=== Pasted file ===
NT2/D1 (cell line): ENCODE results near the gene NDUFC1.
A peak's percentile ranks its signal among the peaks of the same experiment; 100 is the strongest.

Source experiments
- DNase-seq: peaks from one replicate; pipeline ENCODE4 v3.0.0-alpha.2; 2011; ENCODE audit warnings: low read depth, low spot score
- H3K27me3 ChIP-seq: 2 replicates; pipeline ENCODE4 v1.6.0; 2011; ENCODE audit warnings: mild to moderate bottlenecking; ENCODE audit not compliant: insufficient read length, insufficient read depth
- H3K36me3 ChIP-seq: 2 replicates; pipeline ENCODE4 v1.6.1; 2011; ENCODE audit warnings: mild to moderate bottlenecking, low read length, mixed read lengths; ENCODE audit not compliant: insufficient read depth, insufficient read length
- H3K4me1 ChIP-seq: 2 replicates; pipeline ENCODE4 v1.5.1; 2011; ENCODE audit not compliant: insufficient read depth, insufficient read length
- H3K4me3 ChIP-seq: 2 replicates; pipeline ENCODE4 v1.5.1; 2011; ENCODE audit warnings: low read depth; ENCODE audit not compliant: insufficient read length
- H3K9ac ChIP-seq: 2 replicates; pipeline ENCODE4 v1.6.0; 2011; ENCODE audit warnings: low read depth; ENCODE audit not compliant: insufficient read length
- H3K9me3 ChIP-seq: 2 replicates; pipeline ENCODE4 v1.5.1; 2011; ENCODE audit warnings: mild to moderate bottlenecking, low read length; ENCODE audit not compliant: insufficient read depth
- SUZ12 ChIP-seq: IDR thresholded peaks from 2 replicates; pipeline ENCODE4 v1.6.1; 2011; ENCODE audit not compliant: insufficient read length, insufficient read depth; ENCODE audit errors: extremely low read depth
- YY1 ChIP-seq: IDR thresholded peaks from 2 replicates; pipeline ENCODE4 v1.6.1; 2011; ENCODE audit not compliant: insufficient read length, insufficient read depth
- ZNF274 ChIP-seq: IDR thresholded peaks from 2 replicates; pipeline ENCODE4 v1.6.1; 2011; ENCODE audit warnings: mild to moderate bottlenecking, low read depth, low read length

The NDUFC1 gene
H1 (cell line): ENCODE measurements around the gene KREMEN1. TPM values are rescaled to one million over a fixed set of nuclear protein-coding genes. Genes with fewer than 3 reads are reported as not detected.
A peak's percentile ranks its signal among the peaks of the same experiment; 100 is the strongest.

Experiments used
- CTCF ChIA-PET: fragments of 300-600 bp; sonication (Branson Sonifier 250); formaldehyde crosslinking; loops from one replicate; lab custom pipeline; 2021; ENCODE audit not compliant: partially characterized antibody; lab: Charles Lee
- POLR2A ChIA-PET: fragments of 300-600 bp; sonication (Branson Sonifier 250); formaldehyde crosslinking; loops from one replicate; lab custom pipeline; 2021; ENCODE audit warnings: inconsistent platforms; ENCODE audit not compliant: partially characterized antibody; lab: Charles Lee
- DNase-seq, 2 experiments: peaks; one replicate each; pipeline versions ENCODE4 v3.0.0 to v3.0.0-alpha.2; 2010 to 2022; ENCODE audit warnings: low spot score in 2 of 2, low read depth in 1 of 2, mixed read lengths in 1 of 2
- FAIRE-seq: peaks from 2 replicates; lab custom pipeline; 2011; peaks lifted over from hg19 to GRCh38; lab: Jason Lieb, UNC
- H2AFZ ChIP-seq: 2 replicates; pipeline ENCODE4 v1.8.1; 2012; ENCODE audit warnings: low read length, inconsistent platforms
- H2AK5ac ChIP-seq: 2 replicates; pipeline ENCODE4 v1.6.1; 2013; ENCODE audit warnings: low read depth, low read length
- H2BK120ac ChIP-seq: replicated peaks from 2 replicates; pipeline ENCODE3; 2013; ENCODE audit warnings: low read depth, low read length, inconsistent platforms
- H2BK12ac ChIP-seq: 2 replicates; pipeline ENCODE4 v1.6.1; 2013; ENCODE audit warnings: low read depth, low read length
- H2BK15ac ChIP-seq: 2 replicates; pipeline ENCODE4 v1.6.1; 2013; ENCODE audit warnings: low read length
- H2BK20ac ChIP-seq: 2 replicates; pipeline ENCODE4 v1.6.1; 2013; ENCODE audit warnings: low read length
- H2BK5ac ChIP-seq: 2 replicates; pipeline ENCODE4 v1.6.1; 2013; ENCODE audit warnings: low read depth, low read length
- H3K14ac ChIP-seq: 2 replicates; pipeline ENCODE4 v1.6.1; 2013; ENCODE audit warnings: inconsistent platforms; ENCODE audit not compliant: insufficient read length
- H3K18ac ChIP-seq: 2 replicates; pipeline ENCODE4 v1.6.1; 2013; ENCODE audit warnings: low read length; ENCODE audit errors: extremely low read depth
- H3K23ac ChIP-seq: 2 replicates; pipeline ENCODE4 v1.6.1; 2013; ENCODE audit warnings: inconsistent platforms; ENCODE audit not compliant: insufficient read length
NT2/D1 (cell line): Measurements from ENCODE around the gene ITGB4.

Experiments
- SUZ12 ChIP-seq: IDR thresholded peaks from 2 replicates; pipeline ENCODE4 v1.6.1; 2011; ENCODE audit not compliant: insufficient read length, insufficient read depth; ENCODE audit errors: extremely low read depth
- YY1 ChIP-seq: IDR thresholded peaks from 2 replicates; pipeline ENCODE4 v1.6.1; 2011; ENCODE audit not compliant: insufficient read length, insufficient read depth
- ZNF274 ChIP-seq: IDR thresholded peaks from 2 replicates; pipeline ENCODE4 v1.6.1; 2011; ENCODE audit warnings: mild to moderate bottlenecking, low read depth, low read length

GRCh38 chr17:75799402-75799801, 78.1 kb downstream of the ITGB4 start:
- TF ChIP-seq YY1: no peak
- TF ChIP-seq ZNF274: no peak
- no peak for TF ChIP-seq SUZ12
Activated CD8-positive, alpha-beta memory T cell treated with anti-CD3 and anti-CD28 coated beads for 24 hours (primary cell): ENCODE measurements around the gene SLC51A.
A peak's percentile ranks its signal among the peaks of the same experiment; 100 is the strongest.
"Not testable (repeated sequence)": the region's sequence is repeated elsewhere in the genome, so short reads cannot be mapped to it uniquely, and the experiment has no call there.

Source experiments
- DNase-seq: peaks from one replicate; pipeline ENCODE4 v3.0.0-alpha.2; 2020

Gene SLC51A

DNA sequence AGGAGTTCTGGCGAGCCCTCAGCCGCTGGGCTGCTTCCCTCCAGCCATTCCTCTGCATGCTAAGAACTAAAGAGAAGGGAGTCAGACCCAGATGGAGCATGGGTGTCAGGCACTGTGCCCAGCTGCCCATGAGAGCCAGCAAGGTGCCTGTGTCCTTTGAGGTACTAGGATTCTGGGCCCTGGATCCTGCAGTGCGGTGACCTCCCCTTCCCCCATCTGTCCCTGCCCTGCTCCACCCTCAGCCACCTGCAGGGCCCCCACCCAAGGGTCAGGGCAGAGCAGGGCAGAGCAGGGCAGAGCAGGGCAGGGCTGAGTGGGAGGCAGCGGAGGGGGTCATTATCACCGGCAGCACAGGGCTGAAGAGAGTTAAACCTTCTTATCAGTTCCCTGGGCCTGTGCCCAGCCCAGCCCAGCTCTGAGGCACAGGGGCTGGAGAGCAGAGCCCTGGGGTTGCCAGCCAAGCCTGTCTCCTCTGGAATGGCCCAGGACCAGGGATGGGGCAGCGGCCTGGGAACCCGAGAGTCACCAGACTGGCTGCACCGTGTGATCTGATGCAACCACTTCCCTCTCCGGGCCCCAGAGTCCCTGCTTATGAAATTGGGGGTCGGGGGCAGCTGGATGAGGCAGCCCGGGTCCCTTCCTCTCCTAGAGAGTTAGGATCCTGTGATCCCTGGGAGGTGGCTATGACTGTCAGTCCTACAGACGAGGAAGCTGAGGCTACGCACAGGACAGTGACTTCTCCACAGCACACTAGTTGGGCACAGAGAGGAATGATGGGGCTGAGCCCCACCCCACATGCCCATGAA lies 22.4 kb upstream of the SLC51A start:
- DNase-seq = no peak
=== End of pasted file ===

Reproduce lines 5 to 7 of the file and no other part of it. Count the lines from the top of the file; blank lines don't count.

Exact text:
- H3K27me3 ChIP-seq: 2 replicates; pipeline ENCODE4 v1.6.0; 2011; ENCODE audit warnings: mild to moderate bottlenecking; ENCODE audit not compliant: insufficient read length, insufficient read depth
- H3K36me3 ChIP-seq: 2 replicates; pipeline ENCODE4 v1.6.1; 2011; ENCODE audit warnings: mild to moderate bottlenecking, low read length, mixed read lengths; ENCODE audit not compliant: insufficient read depth, insufficient read length
- H3K4me1 ChIP-seq: 2 replicates; pipeline ENCODE4 v1.5.1; 2011; ENCODE audit not compliant: insufficient read depth, insufficient read length